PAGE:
The good news is there’s not a Birkenstock in sight. No nose rings, dreadlocks, patchouli, or hacky sacks, either. And definitely no bandanna-wearing dogs.
Nothing the common person associates with Frisbee playing is on display at the U.S. Open Ultimate Championships. Instead, there are hyper-fit athletes with ripped physiques dripping with sweat, engaged in intense competition, discussing strategy for the next game, lashing ice bags to sore spots on their bodies — and that’s just the women. If it weren’t for the flying discs, this could be any elite athletic competition. I may have expected a bit of campy pleasure from an Ultimate tournament, but the only clichéd types here are some local gentry who slip, barefoot, onto the field between games for a quick throw and catch.
The Open takes place Independence Day weekend at a soccer complex on the outskirts of Raleigh, N.C. The Open is like the Daytona 500 — a major competition that begins a long schedule of events for elite club Frisbee players. After a series of tournaments that have been organized and sanctioned by the sport’s governing body, USA Ultimate (USAU), the season culminates with the National Championships in October.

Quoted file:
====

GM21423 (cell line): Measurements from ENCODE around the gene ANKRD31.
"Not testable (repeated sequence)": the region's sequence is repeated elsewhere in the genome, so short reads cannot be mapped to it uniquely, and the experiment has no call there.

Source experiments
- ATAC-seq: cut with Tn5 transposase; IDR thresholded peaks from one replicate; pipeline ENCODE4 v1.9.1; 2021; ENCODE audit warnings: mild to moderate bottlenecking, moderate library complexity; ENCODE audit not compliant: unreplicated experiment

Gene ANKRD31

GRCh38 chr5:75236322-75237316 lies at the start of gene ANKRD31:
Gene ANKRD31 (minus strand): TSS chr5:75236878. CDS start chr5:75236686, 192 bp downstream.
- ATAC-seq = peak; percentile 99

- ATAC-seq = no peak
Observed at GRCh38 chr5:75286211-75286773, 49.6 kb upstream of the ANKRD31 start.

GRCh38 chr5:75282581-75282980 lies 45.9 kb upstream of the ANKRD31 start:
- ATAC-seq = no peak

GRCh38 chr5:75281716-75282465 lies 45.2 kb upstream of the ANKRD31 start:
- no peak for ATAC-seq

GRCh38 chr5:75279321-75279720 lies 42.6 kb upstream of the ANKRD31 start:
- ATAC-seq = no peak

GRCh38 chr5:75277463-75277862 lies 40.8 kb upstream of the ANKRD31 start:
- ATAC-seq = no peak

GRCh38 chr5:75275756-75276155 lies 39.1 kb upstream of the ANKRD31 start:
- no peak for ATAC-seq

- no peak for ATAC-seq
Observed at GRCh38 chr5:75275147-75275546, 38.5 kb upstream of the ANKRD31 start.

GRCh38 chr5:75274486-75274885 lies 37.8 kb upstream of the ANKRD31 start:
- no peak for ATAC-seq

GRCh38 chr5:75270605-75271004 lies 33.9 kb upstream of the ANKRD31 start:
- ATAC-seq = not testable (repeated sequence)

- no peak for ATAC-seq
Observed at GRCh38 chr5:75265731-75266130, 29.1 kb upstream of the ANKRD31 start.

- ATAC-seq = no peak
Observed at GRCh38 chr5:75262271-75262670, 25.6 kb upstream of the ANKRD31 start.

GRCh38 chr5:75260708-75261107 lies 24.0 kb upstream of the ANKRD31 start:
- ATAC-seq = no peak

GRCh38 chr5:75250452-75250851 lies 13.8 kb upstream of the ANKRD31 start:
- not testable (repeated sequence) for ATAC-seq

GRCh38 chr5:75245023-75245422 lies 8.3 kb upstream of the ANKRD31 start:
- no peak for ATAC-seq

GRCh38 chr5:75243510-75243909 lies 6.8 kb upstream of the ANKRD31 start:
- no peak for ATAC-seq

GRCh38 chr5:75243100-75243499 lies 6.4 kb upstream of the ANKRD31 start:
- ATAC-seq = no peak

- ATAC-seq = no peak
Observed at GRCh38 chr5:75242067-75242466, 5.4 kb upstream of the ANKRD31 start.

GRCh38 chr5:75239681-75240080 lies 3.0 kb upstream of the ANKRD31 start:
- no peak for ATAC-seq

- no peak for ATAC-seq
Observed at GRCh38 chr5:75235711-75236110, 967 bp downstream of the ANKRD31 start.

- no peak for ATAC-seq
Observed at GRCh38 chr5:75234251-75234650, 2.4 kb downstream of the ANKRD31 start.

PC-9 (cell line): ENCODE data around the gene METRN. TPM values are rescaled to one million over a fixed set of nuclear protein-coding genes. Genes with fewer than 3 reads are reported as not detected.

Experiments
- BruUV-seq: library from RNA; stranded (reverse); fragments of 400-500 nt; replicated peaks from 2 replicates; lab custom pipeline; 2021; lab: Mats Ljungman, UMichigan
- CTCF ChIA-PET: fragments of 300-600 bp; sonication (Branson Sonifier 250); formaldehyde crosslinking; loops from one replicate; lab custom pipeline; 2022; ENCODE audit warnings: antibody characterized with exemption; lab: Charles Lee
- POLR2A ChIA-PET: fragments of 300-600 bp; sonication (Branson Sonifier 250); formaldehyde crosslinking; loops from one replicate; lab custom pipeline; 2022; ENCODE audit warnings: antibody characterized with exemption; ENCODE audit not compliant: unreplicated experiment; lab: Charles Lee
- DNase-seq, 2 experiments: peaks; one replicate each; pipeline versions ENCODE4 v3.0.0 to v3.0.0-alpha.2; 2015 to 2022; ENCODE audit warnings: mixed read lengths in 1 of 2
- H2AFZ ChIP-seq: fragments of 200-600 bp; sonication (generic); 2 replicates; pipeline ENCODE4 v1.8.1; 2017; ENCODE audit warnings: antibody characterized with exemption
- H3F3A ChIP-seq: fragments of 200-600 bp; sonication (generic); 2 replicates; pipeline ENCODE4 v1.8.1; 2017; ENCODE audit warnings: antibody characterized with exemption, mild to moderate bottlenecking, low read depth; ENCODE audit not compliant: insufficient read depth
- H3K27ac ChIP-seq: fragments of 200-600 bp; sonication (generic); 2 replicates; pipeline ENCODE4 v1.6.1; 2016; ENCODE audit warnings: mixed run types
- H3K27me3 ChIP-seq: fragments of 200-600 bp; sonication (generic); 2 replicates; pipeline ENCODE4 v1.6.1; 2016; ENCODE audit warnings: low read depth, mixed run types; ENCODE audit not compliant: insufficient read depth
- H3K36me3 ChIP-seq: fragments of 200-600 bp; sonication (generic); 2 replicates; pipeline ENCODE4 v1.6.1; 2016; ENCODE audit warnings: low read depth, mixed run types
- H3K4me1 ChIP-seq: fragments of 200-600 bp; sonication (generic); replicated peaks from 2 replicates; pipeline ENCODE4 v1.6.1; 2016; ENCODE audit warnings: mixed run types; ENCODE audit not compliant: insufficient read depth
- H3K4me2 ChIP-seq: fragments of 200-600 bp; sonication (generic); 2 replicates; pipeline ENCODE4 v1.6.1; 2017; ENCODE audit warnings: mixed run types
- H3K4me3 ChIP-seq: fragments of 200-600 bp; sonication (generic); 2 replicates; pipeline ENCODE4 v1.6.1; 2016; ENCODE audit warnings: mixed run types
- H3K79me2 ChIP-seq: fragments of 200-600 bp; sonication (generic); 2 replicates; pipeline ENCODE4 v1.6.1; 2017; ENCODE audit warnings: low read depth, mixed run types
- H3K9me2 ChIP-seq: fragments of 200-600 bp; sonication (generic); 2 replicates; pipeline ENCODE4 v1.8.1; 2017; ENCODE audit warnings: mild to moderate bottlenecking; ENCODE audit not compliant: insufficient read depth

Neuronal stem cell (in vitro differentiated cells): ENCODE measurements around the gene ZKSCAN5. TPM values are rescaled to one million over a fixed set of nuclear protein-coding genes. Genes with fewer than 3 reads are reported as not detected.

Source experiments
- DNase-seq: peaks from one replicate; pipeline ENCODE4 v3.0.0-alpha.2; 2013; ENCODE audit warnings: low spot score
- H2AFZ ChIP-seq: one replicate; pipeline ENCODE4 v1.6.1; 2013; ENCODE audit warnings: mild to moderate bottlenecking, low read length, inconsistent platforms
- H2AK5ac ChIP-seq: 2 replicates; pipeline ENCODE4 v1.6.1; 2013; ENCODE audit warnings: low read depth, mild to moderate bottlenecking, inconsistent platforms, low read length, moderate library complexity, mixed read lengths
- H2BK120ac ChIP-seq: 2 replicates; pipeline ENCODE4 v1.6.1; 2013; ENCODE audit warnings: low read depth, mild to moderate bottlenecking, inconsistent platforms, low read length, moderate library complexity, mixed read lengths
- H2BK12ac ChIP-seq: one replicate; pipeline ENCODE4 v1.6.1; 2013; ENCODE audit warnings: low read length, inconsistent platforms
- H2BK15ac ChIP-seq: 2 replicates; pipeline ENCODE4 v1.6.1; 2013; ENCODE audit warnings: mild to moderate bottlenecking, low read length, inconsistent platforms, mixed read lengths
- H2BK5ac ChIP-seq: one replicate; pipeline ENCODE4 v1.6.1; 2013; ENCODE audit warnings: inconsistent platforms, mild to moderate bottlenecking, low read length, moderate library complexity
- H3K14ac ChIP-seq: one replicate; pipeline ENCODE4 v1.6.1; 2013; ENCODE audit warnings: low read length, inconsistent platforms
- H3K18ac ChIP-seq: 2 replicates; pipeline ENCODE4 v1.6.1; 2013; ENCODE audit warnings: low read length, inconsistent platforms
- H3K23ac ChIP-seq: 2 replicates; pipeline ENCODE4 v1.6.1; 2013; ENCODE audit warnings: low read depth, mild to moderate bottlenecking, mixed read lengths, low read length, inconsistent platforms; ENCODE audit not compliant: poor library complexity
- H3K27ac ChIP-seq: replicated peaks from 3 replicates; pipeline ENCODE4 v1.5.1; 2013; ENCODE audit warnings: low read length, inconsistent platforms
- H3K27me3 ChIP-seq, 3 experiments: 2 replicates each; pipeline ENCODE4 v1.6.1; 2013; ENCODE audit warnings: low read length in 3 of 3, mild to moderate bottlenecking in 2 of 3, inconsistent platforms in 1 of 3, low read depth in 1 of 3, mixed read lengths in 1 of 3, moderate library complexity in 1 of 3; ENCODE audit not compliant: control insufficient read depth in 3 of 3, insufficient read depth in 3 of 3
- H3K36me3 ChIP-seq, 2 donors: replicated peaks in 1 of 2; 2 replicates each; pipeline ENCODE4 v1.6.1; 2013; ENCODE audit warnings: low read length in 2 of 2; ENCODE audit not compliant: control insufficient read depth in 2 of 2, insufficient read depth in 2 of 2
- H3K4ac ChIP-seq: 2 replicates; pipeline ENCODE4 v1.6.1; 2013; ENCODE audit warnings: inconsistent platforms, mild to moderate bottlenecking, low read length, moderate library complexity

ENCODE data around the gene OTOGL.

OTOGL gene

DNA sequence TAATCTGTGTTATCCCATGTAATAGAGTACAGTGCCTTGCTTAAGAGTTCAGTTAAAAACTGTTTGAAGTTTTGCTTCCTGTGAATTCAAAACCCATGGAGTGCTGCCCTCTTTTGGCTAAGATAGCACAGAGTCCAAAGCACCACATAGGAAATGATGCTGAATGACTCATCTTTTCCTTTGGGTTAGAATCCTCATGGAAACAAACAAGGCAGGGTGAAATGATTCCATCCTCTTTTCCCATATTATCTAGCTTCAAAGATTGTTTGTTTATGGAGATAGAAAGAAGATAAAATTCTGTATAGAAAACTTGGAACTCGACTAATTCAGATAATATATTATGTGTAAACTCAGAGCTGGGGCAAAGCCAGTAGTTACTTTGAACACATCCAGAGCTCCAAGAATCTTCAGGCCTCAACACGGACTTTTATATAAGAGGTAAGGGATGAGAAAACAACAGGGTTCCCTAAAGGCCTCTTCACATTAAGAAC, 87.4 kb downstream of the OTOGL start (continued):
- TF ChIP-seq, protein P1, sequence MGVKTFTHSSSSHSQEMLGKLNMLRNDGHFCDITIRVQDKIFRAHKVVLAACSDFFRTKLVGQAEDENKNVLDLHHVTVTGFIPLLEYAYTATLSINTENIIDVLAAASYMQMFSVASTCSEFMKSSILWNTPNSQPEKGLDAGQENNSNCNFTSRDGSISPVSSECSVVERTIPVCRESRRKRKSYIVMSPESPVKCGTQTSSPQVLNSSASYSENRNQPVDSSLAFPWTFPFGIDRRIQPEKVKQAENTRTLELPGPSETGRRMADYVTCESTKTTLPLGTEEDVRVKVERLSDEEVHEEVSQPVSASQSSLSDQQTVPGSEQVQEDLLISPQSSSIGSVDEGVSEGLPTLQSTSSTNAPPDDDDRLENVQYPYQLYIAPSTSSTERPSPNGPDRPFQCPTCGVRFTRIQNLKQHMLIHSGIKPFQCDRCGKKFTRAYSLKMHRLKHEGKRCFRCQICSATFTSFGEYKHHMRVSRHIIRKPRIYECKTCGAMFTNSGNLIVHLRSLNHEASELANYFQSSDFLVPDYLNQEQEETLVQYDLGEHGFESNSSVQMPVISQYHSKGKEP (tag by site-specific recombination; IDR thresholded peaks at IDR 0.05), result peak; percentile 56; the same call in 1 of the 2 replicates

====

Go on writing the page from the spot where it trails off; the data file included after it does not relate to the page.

This is the first year of the so-called Triple Crown Tour, an attempt by USAU to bring order to what has always been chaos. Previously, club teams across the country played schedules of wildly varying strengths. Some tournaments matched top-notch teams of relatively equal ability, while others included both talented clubs as well as more ramshackle, ad hoc aggregations. That made determining the best teams tricky, involving guesswork and second-hand reporting. With the new setup, which includes four tiers — Pro, Elite, Select, and Classic (think major leagues down to single-A ball), and relegation for teams that can’t hack it at their current level — discipline hopefully has been imposed on the game from the top down.
[Photo Via: The Fuse]